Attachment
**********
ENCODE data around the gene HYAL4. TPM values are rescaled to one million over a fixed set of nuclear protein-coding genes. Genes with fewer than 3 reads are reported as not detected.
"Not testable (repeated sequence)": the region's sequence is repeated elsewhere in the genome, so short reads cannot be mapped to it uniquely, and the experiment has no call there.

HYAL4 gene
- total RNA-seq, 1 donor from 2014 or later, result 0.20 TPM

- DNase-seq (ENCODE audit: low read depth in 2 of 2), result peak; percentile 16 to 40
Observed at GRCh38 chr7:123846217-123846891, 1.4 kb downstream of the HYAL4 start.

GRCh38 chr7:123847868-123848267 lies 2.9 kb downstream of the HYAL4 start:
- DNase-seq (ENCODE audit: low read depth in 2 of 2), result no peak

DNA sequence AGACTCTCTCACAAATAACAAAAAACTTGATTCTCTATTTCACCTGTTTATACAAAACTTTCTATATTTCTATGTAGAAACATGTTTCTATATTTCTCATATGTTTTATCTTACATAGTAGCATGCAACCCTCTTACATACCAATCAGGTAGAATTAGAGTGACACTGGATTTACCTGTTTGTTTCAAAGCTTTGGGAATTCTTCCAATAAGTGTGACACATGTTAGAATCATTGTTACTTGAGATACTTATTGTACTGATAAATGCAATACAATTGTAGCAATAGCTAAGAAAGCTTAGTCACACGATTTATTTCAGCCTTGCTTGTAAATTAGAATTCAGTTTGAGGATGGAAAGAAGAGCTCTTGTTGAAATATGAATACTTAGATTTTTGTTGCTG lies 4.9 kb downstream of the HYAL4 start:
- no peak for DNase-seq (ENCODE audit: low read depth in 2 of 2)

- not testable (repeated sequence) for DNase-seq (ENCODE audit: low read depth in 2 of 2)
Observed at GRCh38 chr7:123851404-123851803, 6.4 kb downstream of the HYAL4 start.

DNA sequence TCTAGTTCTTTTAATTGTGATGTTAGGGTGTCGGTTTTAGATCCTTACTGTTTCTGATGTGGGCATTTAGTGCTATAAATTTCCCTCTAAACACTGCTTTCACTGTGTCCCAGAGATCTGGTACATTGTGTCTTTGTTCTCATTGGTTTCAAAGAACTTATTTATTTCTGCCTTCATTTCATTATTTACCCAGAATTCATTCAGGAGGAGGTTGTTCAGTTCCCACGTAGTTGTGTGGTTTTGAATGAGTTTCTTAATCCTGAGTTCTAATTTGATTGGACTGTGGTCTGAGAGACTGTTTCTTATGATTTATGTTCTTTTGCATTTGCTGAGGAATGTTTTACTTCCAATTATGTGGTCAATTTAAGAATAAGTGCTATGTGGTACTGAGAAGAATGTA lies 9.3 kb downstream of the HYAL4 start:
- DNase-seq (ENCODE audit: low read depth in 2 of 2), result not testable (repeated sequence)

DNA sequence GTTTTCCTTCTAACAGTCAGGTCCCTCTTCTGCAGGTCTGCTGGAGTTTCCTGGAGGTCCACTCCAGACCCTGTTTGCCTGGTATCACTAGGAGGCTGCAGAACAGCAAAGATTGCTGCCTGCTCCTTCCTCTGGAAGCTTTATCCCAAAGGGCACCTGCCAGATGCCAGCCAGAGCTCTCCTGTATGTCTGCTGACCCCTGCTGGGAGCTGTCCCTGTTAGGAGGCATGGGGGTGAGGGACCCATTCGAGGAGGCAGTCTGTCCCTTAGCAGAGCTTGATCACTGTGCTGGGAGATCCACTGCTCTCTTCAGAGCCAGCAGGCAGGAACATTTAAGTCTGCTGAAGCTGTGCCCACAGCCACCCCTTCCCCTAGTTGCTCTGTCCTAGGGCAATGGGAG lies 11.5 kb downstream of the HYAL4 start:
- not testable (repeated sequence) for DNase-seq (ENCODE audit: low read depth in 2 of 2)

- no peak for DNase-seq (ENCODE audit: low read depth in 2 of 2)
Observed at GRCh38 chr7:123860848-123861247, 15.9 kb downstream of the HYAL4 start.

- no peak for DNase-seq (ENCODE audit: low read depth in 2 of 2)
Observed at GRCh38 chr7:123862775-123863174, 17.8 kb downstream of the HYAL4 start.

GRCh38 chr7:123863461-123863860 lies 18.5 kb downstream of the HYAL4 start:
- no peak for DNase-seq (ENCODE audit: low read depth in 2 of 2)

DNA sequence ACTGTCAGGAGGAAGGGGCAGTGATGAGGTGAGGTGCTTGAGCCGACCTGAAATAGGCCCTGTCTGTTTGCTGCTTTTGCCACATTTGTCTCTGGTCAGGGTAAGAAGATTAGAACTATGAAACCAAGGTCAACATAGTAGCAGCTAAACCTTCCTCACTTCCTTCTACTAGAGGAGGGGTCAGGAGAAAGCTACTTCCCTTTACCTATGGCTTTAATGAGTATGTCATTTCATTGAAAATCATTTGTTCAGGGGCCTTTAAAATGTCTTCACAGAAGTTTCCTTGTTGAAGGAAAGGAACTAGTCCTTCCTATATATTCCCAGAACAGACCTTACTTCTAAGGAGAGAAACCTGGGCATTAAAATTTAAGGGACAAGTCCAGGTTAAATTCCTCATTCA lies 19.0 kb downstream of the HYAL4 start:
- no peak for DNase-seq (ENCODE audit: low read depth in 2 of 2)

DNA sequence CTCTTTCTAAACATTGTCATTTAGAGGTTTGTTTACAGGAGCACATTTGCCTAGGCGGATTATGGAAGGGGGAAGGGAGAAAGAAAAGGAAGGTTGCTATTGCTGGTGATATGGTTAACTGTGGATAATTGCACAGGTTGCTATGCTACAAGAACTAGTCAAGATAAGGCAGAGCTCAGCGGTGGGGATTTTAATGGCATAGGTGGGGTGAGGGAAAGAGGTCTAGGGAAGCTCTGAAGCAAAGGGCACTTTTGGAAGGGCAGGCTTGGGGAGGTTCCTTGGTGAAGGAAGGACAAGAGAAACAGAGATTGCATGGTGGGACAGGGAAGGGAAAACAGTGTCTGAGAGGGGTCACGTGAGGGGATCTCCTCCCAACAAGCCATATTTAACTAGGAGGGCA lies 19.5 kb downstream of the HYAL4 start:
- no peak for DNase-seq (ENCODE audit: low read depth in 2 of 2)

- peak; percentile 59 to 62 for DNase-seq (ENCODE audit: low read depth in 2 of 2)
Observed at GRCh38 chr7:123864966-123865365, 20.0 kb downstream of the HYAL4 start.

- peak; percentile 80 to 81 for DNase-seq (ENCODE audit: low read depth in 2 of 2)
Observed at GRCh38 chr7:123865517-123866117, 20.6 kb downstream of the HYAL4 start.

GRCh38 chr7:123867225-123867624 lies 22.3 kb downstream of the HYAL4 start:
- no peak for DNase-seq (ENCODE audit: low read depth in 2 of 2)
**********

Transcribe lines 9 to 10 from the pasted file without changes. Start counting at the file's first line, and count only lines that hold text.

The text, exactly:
DNA sequence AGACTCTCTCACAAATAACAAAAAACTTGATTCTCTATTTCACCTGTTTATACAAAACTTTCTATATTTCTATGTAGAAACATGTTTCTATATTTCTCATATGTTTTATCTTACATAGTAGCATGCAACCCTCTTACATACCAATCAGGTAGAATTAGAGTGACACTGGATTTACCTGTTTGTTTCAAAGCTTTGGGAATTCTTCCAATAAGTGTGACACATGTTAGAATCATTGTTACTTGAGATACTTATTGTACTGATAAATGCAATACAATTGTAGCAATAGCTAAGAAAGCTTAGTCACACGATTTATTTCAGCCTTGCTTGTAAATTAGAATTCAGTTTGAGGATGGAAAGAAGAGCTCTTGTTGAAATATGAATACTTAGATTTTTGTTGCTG lies 4.9 kb downstream of the HYAL4 start:
- no peak for DNase-seq (ENCODE audit: low read depth in 2 of 2)